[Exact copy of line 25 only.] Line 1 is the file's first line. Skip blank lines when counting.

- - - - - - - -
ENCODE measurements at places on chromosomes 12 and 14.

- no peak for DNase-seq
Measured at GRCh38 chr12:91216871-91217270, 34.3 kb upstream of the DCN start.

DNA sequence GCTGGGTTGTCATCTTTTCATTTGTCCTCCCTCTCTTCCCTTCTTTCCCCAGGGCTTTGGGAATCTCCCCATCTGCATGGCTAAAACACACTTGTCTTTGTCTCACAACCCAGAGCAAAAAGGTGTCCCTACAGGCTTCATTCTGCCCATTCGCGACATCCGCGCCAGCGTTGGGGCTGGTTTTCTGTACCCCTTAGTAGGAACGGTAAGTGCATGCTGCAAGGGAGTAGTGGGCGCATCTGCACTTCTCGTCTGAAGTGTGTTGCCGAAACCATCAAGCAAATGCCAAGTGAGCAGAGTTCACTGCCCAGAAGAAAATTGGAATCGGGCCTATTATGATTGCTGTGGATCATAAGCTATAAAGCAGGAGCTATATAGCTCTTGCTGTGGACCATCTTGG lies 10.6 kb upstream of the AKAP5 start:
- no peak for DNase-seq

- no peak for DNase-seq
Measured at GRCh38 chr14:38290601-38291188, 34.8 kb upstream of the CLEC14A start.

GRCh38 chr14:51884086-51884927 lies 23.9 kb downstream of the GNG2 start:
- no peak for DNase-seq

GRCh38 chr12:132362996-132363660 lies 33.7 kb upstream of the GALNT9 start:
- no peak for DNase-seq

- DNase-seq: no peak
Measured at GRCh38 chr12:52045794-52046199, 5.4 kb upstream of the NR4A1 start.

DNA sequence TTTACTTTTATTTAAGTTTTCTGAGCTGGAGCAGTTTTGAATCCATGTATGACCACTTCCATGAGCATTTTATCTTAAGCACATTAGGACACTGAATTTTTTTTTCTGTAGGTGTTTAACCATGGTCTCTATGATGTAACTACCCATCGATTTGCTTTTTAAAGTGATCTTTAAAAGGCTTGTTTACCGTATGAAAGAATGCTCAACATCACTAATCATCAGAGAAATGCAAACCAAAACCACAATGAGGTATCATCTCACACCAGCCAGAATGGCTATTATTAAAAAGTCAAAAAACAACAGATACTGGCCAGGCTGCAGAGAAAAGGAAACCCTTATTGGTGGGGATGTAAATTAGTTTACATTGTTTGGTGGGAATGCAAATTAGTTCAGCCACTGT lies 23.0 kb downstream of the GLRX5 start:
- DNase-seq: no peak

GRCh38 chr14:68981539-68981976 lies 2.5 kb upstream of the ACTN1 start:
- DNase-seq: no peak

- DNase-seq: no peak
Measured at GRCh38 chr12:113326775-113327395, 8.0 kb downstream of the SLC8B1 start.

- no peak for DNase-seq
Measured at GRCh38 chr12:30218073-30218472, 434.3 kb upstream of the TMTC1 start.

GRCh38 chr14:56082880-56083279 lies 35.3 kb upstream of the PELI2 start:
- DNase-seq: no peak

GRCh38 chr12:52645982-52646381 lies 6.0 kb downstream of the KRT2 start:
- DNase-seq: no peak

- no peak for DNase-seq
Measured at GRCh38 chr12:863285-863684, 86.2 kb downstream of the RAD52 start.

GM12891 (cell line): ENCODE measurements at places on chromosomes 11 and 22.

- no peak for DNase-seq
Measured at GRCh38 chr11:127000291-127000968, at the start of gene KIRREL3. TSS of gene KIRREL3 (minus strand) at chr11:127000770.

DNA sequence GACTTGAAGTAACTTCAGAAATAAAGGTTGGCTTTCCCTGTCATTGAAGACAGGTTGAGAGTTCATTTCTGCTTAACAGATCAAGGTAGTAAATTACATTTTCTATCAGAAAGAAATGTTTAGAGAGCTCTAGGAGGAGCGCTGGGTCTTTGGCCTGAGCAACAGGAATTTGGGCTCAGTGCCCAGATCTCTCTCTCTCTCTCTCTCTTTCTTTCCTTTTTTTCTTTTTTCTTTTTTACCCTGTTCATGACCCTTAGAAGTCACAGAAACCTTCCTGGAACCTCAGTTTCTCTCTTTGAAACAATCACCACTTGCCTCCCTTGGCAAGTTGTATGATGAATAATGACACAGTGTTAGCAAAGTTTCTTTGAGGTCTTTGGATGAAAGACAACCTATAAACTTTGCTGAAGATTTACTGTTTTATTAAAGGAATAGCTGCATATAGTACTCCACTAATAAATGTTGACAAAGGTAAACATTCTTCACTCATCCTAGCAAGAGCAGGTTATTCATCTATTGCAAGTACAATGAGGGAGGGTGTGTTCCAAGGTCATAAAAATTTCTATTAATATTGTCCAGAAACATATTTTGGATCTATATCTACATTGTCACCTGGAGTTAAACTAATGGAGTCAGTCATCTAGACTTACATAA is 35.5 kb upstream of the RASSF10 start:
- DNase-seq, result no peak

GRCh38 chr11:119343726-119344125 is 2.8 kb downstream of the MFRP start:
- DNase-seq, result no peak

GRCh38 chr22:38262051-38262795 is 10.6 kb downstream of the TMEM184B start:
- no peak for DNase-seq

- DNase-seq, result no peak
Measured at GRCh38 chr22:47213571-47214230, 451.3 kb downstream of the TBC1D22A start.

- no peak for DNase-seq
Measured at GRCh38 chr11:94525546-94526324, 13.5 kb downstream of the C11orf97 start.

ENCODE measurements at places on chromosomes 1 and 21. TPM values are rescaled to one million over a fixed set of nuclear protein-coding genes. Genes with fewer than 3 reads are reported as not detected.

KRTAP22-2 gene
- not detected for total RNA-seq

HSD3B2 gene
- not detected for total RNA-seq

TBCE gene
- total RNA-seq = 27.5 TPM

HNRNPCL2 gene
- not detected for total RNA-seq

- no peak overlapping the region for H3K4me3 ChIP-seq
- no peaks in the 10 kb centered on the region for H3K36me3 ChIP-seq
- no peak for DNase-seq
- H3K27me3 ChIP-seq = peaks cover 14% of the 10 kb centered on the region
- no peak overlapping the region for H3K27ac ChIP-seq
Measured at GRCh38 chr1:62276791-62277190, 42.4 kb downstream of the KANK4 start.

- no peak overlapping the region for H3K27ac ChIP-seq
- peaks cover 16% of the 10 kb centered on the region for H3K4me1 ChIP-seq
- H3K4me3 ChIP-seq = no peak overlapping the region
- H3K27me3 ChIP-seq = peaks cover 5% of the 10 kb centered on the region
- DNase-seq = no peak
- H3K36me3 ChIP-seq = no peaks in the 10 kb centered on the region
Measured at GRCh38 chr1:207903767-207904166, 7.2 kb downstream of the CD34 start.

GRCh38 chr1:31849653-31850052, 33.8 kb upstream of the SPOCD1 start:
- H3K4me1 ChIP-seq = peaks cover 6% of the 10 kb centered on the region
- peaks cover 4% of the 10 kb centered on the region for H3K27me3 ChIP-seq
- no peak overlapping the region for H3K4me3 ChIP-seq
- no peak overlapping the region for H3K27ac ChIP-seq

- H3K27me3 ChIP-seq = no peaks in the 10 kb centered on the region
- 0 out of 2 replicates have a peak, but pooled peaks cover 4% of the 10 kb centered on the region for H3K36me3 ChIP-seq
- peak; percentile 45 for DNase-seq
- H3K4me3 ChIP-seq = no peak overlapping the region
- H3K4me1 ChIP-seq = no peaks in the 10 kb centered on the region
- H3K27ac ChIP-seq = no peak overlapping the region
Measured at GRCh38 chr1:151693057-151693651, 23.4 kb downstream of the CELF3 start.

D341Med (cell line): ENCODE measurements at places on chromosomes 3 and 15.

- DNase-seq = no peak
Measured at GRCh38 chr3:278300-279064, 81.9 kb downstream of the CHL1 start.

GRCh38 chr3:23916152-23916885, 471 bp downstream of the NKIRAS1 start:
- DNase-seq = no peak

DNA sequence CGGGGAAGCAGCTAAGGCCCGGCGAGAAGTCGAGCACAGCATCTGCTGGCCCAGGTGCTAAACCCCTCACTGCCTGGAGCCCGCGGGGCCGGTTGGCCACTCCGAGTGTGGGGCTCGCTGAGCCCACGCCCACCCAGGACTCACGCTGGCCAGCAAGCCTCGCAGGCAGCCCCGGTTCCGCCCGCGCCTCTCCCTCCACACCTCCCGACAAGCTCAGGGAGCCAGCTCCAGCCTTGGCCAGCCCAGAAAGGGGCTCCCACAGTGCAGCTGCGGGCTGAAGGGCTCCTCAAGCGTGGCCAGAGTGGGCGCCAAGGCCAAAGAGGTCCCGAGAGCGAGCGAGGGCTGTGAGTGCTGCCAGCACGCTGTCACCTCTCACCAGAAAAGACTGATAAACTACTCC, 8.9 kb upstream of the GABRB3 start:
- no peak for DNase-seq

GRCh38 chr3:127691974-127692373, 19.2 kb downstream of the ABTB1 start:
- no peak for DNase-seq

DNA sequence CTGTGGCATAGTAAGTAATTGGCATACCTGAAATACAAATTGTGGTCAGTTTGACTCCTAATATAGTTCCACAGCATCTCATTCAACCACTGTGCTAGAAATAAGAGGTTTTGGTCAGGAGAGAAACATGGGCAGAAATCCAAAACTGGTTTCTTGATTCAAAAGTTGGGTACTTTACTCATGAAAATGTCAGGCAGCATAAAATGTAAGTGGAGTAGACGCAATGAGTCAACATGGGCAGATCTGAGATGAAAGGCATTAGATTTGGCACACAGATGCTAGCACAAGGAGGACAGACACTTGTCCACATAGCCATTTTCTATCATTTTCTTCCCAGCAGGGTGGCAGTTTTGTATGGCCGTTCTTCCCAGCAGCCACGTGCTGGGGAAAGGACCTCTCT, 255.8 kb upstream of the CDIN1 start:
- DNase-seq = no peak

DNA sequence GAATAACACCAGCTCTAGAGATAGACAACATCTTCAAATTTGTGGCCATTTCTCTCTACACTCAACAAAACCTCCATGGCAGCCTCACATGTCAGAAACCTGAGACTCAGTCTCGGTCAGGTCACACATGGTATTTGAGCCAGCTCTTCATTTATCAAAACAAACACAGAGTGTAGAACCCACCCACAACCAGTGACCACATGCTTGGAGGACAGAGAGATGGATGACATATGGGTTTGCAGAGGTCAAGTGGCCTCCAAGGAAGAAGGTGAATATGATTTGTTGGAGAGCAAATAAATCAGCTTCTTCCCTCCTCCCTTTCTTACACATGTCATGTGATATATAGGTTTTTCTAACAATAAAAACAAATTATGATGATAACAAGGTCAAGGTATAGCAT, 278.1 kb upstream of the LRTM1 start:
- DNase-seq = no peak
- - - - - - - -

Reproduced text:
- DNase-seq: no peak